Core strength and stability are crucial for virtually every movement you execute, whether in the gym or in your everyday life. The plank is a popular bodyweight exercise that builds core strength and stability. This blog will look at the plank, its importance, and the benefits of the plank, execution, and variations.
Importance of the plank
The plank has various benefits for the body. One of the most significant benefits is increased core strength and stability. Weak core muscles can adversely affect the low back and many other areas of the body which can lead to other challenges within the body.
How to execute
The plank is an isometric exercise executed on the forearms and toes. Lie on the floor prone (face down). Position the elbows beneath the body instead of the shoulder (farther back/slightly behind the shoulders). Engage the core muscles and rise into the plank position by protracting the shoulder blades (moving shoulder blades forward). Imagine that you are pushing your chest away from the floor and pushing your elbows into the ground. As you move away from the floor, keep your core engaged as you raise the rest of your body off the floor. Once you are in the position, engage the core and glutes to hold the position. Your pelvis should be slightly tucked to avoid arching in the low back.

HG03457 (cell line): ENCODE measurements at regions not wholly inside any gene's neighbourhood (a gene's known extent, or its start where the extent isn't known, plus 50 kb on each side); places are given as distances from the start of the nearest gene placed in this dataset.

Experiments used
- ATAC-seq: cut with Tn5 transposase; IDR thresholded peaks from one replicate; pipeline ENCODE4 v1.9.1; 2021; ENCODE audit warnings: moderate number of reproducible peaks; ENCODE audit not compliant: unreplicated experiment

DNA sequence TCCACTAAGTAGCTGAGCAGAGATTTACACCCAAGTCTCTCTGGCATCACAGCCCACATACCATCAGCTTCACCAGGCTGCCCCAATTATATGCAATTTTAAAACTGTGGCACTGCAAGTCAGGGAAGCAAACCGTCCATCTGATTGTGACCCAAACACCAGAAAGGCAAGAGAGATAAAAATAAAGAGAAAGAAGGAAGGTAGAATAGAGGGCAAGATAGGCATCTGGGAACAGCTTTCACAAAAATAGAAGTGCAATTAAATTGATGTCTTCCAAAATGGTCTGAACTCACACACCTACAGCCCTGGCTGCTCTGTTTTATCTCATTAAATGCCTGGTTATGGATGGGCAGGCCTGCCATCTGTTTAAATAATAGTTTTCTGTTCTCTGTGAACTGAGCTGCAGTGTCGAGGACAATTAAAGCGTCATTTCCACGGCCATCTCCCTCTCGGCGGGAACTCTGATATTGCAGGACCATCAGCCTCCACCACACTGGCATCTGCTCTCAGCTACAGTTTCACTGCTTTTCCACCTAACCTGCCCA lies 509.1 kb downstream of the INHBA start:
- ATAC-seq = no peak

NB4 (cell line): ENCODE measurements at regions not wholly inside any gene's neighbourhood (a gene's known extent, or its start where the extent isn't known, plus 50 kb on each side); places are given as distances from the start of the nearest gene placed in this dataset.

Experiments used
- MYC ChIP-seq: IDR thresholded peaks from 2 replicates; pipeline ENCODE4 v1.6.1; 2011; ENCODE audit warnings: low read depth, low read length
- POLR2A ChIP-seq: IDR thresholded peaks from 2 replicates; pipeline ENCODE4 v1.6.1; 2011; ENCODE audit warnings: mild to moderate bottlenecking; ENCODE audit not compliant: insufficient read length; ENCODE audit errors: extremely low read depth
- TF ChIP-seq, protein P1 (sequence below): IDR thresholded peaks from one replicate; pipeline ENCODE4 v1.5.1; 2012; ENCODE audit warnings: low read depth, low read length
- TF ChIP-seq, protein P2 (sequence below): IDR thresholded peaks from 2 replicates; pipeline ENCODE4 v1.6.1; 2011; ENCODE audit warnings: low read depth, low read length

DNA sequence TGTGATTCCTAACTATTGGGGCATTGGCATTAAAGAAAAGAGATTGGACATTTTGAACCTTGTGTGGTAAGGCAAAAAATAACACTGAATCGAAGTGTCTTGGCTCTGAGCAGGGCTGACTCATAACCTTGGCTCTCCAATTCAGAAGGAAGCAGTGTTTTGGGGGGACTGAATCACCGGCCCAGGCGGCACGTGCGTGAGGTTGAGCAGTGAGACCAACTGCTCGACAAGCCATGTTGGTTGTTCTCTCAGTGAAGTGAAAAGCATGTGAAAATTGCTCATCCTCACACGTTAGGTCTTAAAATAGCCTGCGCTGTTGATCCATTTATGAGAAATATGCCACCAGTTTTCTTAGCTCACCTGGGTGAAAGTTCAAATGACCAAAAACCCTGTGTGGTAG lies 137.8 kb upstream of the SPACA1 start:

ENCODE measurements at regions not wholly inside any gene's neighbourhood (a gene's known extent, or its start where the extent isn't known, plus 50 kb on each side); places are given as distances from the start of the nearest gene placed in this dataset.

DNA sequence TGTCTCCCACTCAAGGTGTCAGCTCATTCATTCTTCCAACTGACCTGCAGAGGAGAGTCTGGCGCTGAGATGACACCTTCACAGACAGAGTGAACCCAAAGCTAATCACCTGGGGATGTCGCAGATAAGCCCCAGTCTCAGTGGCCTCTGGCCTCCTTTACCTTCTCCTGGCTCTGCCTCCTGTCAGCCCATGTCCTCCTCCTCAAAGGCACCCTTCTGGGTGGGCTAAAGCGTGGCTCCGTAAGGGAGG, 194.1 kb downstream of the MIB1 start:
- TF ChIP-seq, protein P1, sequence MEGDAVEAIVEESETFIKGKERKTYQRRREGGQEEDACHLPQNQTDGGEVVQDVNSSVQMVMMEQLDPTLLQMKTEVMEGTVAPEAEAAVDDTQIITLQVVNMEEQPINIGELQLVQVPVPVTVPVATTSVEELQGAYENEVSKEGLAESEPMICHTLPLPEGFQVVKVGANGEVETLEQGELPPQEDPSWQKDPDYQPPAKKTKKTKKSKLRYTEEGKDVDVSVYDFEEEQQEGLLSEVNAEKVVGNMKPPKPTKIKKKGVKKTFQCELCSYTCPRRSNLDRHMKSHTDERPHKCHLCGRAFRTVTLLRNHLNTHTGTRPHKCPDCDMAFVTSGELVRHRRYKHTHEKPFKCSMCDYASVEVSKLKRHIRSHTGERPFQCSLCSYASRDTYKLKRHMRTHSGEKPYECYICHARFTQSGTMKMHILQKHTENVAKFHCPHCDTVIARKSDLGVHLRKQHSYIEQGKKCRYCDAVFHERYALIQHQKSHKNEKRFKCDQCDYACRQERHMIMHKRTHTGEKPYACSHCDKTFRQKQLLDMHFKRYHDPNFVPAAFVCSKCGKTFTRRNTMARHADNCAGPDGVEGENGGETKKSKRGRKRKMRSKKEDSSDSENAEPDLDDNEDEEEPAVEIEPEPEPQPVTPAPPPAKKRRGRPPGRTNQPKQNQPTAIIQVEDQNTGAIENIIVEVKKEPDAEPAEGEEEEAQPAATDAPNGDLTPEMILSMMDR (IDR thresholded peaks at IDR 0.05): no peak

As you get accustomed to the movement, you will be able to get into the proper position more quickly to get the most out of the exercise.
Like many exercises, the plank has variations. These variations are seen as progressions of the standard plank.
One popular variation is the side plank. In this variation, the body’s weight is no longer balanced on both forearms and the feet but instead on one forearm and the side of the foot. In this variation, the chest is not facing the floor but rather a wall.
Another variation can be executed by lifting a foot, an arm, or both off the floor to challenge stability further.
One variation that makes it easier is to execute the plank on the hands and feet or place the hands on an elevated surface.
Before you try any variation to increase the difficulty level of the plank, ensure that you can hold the plank in proper form.
The body is in a straight line from head to feet.
Pelvis is slightly tucked.
Glutes, quads, and core are engaged.
Hands are separate (either in fists or with palms on the floor).
The gaze is between the arms.
Give this a try, and let us know how your plank improves!
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